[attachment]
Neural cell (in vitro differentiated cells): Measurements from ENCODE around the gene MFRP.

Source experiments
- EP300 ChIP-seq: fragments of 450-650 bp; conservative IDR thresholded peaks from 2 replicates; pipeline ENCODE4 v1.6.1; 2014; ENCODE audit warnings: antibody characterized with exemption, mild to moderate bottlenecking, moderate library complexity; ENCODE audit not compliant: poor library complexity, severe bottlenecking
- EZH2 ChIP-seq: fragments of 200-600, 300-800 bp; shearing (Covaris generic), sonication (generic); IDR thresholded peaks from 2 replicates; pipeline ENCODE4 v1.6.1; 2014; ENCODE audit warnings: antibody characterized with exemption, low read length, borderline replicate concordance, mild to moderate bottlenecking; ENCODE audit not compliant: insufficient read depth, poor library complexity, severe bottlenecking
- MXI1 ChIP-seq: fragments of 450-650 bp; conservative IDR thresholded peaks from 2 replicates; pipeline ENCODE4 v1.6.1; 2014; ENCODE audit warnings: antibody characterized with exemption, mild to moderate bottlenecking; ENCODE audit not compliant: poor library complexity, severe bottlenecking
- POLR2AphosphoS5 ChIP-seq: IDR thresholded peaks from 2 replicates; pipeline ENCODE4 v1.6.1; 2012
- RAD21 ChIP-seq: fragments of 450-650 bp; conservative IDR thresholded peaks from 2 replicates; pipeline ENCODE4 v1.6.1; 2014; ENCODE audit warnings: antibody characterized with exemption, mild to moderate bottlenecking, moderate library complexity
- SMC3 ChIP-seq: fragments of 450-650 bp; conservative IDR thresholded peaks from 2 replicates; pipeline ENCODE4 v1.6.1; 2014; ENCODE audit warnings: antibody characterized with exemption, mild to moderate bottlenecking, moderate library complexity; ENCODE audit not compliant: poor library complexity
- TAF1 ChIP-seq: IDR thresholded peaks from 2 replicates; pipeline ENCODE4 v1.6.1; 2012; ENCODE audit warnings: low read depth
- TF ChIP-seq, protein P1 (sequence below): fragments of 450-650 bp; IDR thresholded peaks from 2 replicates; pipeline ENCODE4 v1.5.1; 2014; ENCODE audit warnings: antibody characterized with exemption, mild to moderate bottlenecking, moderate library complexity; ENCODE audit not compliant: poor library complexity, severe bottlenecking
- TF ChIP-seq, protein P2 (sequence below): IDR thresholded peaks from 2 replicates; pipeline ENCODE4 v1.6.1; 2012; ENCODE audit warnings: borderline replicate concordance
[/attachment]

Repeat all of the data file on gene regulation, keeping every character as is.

Neural cell (in vitro differentiated cells): Measurements from ENCODE around the gene MFRP.

Source experiments
- EP300 ChIP-seq: fragments of 450-650 bp; conservative IDR thresholded peaks from 2 replicates; pipeline ENCODE4 v1.6.1; 2014; ENCODE audit warnings: antibody characterized with exemption, mild to moderate bottlenecking, moderate library complexity; ENCODE audit not compliant: poor library complexity, severe bottlenecking
- EZH2 ChIP-seq: fragments of 200-600, 300-800 bp; shearing (Covaris generic), sonication (generic); IDR thresholded peaks from 2 replicates; pipeline ENCODE4 v1.6.1; 2014; ENCODE audit warnings: antibody characterized with exemption, low read length, borderline replicate concordance, mild to moderate bottlenecking; ENCODE audit not compliant: insufficient read depth, poor library complexity, severe bottlenecking
- MXI1 ChIP-seq: fragments of 450-650 bp; conservative IDR thresholded peaks from 2 replicates; pipeline ENCODE4 v1.6.1; 2014; ENCODE audit warnings: antibody characterized with exemption, mild to moderate bottlenecking; ENCODE audit not compliant: poor library complexity, severe bottlenecking
- POLR2AphosphoS5 ChIP-seq: IDR thresholded peaks from 2 replicates; pipeline ENCODE4 v1.6.1; 2012
- RAD21 ChIP-seq: fragments of 450-650 bp; conservative IDR thresholded peaks from 2 replicates; pipeline ENCODE4 v1.6.1; 2014; ENCODE audit warnings: antibody characterized with exemption, mild to moderate bottlenecking, moderate library complexity
- SMC3 ChIP-seq: fragments of 450-650 bp; conservative IDR thresholded peaks from 2 replicates; pipeline ENCODE4 v1.6.1; 2014; ENCODE audit warnings: antibody characterized with exemption, mild to moderate bottlenecking, moderate library complexity; ENCODE audit not compliant: poor library complexity
- TAF1 ChIP-seq: IDR thresholded peaks from 2 replicates; pipeline ENCODE4 v1.6.1; 2012; ENCODE audit warnings: low read depth
- TF ChIP-seq, protein P1 (sequence below): fragments of 450-650 bp; IDR thresholded peaks from 2 replicates; pipeline ENCODE4 v1.5.1; 2014; ENCODE audit warnings: antibody characterized with exemption, mild to moderate bottlenecking, moderate library complexity; ENCODE audit not compliant: poor library complexity, severe bottlenecking
- TF ChIP-seq, protein P2 (sequence below): IDR thresholded peaks from 2 replicates; pipeline ENCODE4 v1.6.1; 2012; ENCODE audit warnings: borderline replicate concordance